Friday, June 7, 2013

Rhubarb ...


Marlene Terry

Now that were into the growing season, I want to make my case about rhubarb. The truth is the thought of it makes me cringe, and the sight of it makes me want to run for cover.
Oh how I wish we'd had the Internet back in my growing up years when my mom, the rhubarb guru of her generation, was working hard to include it, I swear, in every dish her children ate. Then I would have had the proof I needed when I told her "RHUBARB MAKES ME SICK!"
A favorite nowadays online video features an attractive young women discussing the reasons why one should never include the leaves from that plant as greens in a salad. "Kidney damage," is mentioned as well as death.
OK. I admit it. The spokesperson also said that one would have to eat at least 10 pounds of rhubarb to have the latter happen. But I still wake up in a sweat now and then remembering my mom standing in the garden, with a rhubarb stalk in her hand along with the salt shaker. ... Salt she said, took away the sourness and enhanced the flavor of the fresh, just picked version.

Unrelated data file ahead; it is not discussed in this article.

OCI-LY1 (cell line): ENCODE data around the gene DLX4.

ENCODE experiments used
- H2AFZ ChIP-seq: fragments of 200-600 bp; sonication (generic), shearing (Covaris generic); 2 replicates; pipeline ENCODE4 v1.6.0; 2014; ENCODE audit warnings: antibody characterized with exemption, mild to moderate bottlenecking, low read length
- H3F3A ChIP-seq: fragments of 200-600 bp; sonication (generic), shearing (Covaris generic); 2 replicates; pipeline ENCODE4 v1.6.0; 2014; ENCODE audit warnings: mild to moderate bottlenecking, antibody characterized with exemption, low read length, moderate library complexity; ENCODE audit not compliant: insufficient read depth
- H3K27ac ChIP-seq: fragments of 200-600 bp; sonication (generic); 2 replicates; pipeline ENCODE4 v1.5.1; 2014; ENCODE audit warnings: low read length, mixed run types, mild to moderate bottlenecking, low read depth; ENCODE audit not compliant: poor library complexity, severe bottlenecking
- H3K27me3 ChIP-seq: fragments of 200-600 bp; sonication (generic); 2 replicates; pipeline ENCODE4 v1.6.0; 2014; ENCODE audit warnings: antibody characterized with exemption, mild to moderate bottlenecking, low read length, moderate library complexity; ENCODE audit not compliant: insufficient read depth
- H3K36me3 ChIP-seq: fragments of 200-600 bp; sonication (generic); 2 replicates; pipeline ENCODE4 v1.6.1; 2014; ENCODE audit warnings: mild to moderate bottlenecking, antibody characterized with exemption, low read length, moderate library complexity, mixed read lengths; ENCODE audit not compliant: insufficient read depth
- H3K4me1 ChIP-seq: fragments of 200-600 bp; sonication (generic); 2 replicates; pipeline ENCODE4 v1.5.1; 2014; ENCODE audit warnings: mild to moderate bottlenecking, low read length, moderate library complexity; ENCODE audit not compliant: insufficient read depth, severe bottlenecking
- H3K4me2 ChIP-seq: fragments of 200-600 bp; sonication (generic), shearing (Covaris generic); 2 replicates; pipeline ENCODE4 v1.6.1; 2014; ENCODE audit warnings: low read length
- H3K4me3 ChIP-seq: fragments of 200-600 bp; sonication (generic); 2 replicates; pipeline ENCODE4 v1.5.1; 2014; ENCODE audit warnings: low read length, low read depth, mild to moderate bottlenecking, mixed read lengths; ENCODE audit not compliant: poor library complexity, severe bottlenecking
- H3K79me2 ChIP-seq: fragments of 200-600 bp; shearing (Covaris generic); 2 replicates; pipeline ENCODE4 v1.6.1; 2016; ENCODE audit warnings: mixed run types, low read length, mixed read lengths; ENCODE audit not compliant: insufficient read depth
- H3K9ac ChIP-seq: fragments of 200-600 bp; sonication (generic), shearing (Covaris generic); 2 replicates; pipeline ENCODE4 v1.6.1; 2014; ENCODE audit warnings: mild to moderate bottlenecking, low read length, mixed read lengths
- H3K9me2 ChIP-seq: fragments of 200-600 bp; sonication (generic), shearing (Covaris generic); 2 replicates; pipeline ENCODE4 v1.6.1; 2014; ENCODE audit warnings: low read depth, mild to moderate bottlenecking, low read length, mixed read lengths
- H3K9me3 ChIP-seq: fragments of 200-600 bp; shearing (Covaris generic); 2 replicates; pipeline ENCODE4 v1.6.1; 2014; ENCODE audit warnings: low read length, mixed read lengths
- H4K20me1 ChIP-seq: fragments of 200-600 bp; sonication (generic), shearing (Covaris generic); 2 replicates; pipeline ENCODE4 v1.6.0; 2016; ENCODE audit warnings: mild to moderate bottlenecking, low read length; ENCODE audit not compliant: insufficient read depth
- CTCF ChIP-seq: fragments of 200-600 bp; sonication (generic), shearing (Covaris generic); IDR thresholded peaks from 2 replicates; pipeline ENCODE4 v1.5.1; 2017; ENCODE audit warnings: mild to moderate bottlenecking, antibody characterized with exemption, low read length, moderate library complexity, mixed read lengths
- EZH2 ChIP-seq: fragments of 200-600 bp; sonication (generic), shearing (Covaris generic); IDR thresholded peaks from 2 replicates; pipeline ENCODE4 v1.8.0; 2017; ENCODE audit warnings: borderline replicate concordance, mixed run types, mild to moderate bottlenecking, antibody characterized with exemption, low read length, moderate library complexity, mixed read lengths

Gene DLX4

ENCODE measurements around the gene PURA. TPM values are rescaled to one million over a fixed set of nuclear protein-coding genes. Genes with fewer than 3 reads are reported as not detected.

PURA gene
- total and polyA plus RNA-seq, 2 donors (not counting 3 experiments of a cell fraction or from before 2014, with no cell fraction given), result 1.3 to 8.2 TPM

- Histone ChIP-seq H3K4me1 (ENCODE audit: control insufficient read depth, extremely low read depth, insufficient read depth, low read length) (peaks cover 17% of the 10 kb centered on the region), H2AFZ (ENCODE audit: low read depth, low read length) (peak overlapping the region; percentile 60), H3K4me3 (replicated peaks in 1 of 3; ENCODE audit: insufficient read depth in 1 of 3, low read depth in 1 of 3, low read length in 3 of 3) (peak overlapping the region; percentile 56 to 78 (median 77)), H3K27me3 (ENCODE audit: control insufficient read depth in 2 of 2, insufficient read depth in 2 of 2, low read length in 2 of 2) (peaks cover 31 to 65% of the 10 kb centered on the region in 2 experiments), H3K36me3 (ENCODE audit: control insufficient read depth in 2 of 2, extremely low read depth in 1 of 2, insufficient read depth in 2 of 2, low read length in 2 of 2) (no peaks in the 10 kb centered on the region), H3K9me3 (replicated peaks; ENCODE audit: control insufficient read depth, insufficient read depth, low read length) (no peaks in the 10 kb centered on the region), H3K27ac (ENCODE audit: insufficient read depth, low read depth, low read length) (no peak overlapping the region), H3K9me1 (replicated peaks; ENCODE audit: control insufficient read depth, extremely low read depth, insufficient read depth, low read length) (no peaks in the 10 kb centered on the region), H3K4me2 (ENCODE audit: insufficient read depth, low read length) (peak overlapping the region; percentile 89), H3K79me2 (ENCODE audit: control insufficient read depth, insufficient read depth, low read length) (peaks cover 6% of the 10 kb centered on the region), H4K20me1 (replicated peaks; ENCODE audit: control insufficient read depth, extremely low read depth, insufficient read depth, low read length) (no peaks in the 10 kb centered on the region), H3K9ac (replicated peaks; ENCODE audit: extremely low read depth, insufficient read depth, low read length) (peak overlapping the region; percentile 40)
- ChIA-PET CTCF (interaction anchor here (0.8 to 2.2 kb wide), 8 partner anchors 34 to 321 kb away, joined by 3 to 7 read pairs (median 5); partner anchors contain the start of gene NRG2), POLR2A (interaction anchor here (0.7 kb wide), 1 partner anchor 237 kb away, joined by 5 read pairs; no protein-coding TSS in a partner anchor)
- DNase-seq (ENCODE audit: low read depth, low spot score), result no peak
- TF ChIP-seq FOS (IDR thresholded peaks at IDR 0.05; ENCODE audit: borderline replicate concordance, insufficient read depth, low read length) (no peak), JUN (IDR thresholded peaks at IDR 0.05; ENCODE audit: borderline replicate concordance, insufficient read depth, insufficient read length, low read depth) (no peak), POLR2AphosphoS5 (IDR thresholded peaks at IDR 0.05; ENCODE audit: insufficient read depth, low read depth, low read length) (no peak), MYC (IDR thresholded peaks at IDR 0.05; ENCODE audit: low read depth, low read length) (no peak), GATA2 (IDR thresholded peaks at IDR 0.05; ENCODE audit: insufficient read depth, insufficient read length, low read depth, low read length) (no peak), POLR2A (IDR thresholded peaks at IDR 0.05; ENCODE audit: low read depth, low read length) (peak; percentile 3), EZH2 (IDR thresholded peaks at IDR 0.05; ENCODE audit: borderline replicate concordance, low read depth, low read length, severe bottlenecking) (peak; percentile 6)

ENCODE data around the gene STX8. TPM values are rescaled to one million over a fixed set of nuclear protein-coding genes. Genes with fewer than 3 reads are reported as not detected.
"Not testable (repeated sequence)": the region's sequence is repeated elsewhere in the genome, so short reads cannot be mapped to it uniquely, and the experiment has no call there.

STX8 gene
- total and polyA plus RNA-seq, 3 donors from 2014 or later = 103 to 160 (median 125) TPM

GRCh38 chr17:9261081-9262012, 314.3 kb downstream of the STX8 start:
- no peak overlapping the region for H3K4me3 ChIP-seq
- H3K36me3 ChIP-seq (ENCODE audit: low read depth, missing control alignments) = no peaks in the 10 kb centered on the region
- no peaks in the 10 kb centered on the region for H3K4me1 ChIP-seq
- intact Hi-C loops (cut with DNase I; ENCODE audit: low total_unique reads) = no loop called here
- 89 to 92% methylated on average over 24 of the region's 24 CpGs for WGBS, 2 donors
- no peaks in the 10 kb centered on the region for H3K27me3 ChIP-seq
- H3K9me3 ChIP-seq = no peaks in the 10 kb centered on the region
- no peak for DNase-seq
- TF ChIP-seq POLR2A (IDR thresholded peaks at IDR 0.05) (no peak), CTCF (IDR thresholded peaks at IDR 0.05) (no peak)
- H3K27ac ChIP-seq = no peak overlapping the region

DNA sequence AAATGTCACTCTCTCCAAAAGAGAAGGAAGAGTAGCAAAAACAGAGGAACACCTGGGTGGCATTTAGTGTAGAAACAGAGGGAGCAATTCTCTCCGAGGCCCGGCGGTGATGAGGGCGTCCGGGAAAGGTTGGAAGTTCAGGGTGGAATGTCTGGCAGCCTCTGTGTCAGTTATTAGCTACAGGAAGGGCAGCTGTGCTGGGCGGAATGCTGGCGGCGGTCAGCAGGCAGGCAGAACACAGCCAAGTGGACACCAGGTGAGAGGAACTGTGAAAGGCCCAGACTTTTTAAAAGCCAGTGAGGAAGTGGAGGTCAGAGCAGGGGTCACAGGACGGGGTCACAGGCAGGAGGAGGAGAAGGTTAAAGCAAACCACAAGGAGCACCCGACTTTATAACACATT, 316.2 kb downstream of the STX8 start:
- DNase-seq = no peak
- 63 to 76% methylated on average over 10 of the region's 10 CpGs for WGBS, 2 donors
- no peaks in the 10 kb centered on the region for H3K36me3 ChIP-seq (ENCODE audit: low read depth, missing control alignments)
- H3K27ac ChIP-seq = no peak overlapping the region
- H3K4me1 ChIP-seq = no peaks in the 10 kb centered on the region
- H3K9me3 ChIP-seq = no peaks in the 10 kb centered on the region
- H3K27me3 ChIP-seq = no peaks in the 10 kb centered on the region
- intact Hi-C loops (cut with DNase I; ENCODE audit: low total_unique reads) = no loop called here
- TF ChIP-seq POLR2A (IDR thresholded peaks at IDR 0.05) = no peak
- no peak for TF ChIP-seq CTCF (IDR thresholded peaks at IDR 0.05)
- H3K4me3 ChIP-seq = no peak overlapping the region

Suffice it to say I wasn't the least bit interested. But being a child under the auspices of my parents' stewardship, I ate my share. ... I also stuffed a large number of salted stalks, whenever I could get away with it, in my underwear drawer. The perfect place for rhubarb, I thought.

We always grew a ton of rhubarb — part of the reason, I think, that my mother felt she had to find ways to use it. We had rhubarb cookies, rhubarb pies, rhubarb bread, rhubarb cobblers and I seem to remember even a try at rhubarb sandwiches. And when we just couldn't eat any more, Mom would chop the stalks, and place them in bottles to can. And why?
So we wouldn't be without rhubarb IN THE WINTER, of course!

Winter was the season of "Red Mush." And although I'm not certain of the recipe, I do remember that the rhubarb was placed in a big pot on the stove and was cooked, cooked and cooked some more, before being strained, mashed to a pulp and becoming a bright red 'pudding with chunks' type of dish. It was our nighttime treat!

... And considering my disposition to gag at the drop of a hat, it's no wonder that it seemed like hours before some of those chunks moved down my throat to my stomach.
"Red Mush keeps the germs away," Mom would say.
She believed it and we hoped she was right. Because if Red Mush let a germ or two through, we knew for sure that a mustard plaster (shudder) would follow.
... Yep, it's true! There were times those good old days were just plain scary!


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